Whether you drink it, spray it, chew it or swallow it, all workout supplements are designed for one purpose: to enhance performance. Initially, it was a practice that belonged strictly to the gym-bound and buff bodied, but now however, it has begun to filter through into the everyday of ordinary fitness folk, with every health follower and fan boasting the need to pre-prepare for a workout. As a result, this got the Glossy Posse wondering; how far will packing in a pre-power punch actually help in the quest for achieving big results, fast?
“Pre-workout supplements are designed to safely allow you to push your body to its maximum,” says Natural Health Specialist and co-founder of victoria Health, Shabir Daya . “In turn, this allows you to stave off muscle fatigue so that you can get a few extra reps in, or perhaps run that little bit longer than you would otherwise. The idea is to quickly get nutrients and amino acids to the muscles to help fuel them so that they can perform better - for longer periods of time.”
Shabir adds, “You may think that you do not require a pre-workout supplement and that your diet should provide you with everything. However, in most cases deficiencies of a wide range of nutrients exist in the adult population.” In cases such as this, or perhaps when the body hits its peak or plateaus, it is argued that the correct supplement can be an effective and valuable way to help give your body the boost it needs. Indeed, when taken correctly they can work to build up strength, help increase muscle mass, accelerate fat loss, help the buffering of lactic acid in the blood and help to reduce fatigue.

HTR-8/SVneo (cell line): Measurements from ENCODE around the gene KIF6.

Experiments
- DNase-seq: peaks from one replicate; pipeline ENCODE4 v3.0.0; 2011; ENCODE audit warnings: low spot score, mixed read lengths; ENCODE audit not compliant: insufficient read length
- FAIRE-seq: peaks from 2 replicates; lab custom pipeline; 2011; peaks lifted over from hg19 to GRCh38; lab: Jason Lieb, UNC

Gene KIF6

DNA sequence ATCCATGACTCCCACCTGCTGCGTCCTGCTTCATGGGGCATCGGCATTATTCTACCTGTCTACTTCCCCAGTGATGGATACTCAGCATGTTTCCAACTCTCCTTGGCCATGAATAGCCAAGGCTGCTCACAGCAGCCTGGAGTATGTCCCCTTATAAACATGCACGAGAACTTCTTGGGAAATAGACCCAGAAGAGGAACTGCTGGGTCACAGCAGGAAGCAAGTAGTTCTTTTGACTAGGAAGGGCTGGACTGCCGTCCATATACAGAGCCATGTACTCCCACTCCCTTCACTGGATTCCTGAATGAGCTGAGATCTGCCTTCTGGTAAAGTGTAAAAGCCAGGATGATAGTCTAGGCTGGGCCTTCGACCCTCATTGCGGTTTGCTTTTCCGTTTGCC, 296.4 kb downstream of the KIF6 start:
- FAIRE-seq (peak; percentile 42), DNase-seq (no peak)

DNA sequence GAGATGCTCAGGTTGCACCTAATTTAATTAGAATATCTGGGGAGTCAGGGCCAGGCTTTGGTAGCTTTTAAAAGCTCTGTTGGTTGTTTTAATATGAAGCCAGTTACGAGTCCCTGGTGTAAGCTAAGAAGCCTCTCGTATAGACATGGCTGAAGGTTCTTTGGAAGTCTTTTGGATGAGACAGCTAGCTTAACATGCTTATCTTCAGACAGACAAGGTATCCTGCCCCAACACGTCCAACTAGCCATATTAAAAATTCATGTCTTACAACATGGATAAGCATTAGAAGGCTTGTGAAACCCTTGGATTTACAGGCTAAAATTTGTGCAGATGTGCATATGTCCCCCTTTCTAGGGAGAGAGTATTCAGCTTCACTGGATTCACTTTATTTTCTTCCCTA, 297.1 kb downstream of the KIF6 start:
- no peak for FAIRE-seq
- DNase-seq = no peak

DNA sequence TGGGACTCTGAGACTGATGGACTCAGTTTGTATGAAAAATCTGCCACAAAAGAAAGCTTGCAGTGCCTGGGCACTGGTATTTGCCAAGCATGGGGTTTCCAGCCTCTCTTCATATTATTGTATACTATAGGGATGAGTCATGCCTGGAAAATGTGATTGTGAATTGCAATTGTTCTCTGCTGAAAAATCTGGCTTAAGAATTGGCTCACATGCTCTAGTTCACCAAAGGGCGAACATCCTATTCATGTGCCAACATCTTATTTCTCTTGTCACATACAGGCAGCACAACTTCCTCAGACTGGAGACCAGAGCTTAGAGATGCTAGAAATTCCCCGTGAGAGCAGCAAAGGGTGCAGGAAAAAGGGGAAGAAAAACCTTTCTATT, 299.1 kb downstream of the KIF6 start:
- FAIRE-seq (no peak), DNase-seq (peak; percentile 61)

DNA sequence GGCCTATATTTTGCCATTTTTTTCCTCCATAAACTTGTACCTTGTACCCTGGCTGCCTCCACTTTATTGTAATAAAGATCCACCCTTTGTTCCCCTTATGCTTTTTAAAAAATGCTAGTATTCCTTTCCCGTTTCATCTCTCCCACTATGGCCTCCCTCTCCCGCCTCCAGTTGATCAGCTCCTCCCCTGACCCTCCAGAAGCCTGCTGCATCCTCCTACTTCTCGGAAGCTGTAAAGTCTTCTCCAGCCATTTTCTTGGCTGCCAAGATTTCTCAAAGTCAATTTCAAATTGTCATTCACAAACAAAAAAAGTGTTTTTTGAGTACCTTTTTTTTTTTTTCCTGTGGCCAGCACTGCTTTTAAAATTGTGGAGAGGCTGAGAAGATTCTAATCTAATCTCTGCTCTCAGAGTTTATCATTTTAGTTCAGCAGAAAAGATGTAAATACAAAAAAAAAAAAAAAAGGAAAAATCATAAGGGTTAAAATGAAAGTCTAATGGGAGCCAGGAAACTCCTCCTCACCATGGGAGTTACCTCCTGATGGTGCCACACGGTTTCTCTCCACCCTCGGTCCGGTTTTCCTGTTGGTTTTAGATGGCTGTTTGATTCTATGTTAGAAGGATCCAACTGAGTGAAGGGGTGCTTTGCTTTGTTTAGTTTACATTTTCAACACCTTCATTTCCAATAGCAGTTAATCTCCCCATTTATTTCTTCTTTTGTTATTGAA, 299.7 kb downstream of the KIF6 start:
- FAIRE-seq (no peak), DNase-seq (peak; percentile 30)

However, an understanding that a particular pill or powder is not going to work miracles should be carefully maintained. “Supplements are exactly that – they supplement your diet,” says Female Fitness Expert Rich Sturla . “Far too often many people assume that the missing link for why they’re not getting results is because of a secret supplement they’re not taking. The truth of the matter is usually that they don’t train anywhere near as ’hard’ and ‘smart’ as they think they do and that their diet doesn’t accurately reflect their goals. I like to think common-sense shows that taking some super-formula supplement which promises to drop three dress sizes and sky-rocket your sex drive (while instantaneously giving you washboard abs) - all by next Wednesday - is nonsense.”
Sturla adds, “This isn’t to say that supplementation isn’t beneficial and worthwhile - for some people it absolutely can be. However, far too often people resort to the ‘magic pill’ that promises easy results, when in fact they need to focus their effort on training intelligently (and doing so consistently), as well as being mindful of what they put into their bodies in the form of real, natural, minimally processed, nutrient-dense food. There are endless numbers of products to choose from, and the vast majority of people don’t need to overcomplicate things to this level of detail. Many of these pre-workout supplements from dodgy brands can also contain potentially harmful ingredients and may rely on stimulants to create a ‘buzz’ that masks any actual performance benefit.”